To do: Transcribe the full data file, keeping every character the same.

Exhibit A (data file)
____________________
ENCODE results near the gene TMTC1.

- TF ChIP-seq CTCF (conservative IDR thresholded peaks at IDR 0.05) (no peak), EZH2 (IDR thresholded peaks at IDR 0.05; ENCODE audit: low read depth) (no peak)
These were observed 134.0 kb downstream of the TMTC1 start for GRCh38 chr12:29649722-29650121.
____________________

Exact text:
ENCODE results near the gene TMTC1.

- TF ChIP-seq CTCF (conservative IDR thresholded peaks at IDR 0.05) (no peak), EZH2 (IDR thresholded peaks at IDR 0.05; ENCODE audit: low read depth) (no peak)
These were observed 134.0 kb downstream of the TMTC1 start for GRCh38 chr12:29649722-29650121.